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normalcy

The Normalcy Paradox: Is it too soon?

One year ago, after more than a month in lockdown, you yearned for a return to normalcy. However, weighing that desire against the real threat of death, you opted for safety and stayed home, many alone and in fear. Today, 128 million people are fully vaccinated against COVID-19 in the United States, and 282 million are partially vaccinated. Mask mandates and social distancing requirements are loosening. For many, it’s a ticket to freedom. For others, to roam freely seems a scary and potentially deadly proposition.  So, the normalcy paradox emerges. You want it and you fear it. You are having mixed feelings like excitement and reluctance, curiosity and hesitation. In my virtual therapy room, I’m hearing concerns like the following: I’ve changed and my body has...

CBT

CBT: Spring Clean Your Mindset

Spring has sprung! Just as Mother Nature ditches the dreary dormant season of winter, CBT can shift your mindset from doom to bloom. Think of it as a spring cleaning for your brain. So, grab the mental Swiffer to dust out the cobwebs. Spray the virtual Windex to clear the fog. It's time to open up to blossoming possibilities. It’s easy to fall into the habit of negative thinking.  The shorter, darker, colder days of winter have a real effect on mood and energy.  Over time, it can affect your attitudes, beliefs, feelings, and behaviors.  You might begin to automatically assume worst case scenario's.  That fearful belief provokes an anxious feeling that further validates the fear that something will go wrong.  It’s a vicious cycle that feeds on...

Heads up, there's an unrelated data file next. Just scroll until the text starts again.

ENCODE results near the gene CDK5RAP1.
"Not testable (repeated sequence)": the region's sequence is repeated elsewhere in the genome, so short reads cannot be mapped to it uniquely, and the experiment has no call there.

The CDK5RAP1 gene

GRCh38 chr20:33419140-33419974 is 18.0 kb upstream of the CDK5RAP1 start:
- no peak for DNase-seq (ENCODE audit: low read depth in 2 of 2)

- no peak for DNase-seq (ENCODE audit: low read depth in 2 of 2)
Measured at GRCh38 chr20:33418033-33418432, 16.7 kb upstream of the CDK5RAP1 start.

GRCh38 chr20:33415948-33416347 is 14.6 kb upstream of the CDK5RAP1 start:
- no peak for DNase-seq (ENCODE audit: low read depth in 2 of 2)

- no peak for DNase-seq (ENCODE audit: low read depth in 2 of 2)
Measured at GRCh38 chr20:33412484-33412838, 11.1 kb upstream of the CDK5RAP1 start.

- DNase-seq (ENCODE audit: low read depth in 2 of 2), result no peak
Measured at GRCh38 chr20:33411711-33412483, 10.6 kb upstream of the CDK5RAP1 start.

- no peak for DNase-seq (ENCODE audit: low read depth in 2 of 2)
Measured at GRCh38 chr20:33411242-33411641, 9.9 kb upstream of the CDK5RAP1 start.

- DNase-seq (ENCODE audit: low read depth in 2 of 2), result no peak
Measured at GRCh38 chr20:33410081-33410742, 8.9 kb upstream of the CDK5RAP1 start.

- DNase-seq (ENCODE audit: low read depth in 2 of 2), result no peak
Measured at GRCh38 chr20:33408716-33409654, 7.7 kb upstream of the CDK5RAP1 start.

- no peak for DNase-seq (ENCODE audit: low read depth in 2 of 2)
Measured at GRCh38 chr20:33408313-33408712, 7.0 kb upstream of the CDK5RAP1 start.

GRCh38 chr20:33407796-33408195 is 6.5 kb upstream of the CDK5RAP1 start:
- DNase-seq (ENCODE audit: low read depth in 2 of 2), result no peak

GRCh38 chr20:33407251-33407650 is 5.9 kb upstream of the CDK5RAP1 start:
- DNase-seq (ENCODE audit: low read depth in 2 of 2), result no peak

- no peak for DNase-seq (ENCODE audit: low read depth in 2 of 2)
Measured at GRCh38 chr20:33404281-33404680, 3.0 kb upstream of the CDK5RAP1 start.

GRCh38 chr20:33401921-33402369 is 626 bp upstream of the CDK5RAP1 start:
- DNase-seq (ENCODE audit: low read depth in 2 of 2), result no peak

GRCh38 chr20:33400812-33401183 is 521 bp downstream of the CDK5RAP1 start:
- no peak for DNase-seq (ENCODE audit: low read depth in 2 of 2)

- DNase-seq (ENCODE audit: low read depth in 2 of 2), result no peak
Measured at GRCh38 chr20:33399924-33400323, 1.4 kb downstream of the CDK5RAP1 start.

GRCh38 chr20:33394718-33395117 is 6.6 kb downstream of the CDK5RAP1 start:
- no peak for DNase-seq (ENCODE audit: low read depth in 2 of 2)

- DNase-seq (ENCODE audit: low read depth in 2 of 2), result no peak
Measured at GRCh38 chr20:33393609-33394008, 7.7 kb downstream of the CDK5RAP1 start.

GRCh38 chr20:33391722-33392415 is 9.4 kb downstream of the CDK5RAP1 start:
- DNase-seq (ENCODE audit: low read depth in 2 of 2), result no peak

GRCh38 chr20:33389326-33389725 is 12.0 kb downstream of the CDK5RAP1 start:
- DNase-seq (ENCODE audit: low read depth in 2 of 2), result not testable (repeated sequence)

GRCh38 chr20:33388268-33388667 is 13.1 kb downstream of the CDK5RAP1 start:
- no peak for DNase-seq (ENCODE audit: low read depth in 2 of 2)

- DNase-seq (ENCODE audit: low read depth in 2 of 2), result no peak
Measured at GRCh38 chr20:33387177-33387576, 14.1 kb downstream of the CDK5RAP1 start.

sleep mental health insomnia

Insomnia Tips: Sleep like a baby

Insomnia wrecks your mood, energy, and focus. Kayla Johnson from Tuck realizes this and requested that I share sleep resources with my readers. A good night's rest regretfully eludes many of us. Consequently, the outcomes can be dire. Insomnia has many links to mental illness as a cause and an effect. I'll share a few of Tuck's insights and research findings here. Chronically sleep-deprived people, some 20 percent of Americans, are more prone to costly diseases, accidents, and workplace absenteeism, at a steep cost to our national and global economy. The cost of drowsy driving motor vehicle accidents alone is estimated at $56 billion per year. Shift workers, healthcare workers, long-haul truck drivers, military operators, and others in jobs with demanding hours are at higher risk for sleep deprivation and...